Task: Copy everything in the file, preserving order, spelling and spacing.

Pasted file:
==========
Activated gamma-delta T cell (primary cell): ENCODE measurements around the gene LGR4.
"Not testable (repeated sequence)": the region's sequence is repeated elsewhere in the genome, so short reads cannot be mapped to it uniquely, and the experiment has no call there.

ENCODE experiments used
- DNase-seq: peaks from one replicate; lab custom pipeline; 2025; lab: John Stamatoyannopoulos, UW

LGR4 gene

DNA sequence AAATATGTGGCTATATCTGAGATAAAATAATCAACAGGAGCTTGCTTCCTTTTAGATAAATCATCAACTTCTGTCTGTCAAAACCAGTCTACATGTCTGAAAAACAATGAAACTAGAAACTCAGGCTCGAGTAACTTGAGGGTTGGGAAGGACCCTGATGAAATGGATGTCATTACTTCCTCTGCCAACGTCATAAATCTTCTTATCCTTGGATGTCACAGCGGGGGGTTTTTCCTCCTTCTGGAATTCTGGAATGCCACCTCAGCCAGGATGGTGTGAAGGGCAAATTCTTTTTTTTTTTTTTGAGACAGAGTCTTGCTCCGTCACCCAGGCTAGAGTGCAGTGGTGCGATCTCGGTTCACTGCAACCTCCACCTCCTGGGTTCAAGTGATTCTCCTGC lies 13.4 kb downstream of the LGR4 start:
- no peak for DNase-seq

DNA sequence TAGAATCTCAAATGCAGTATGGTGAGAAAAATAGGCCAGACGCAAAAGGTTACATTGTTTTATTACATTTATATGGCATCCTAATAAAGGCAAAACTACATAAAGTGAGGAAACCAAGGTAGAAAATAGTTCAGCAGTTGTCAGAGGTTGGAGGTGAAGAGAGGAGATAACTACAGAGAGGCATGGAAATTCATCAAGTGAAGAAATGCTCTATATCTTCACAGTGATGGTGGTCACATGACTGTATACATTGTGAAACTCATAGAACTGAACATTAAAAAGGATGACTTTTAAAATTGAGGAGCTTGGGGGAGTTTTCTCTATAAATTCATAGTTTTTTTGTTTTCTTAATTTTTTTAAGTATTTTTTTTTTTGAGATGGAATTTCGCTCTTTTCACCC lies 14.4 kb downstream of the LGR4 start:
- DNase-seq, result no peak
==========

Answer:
Activated gamma-delta T cell (primary cell): ENCODE measurements around the gene LGR4.
"Not testable (repeated sequence)": the region's sequence is repeated elsewhere in the genome, so short reads cannot be mapped to it uniquely, and the experiment has no call there.

ENCODE experiments used
- DNase-seq: peaks from one replicate; lab custom pipeline; 2025; lab: John Stamatoyannopoulos, UW

LGR4 gene

DNA sequence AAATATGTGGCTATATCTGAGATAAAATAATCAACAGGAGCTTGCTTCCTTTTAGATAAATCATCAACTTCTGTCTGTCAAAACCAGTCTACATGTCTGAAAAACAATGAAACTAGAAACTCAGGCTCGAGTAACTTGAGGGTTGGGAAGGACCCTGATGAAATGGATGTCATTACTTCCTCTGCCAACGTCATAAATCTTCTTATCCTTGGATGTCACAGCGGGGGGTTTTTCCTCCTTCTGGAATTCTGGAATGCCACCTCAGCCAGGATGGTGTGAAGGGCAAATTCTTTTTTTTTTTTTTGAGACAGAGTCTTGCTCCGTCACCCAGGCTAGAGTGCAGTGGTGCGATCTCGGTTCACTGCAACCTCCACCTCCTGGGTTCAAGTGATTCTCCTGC lies 13.4 kb downstream of the LGR4 start:
- no peak for DNase-seq

DNA sequence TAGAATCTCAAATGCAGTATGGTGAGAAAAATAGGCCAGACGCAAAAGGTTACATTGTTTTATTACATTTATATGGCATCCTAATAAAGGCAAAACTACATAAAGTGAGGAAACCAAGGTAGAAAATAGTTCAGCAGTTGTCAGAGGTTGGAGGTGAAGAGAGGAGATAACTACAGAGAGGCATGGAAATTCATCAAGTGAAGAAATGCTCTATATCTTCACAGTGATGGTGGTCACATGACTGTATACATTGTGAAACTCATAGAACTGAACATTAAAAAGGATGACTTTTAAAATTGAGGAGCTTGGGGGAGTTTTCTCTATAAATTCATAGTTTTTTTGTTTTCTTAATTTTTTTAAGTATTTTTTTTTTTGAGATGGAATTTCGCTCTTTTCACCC lies 14.4 kb downstream of the LGR4 start:
- DNase-seq, result no peak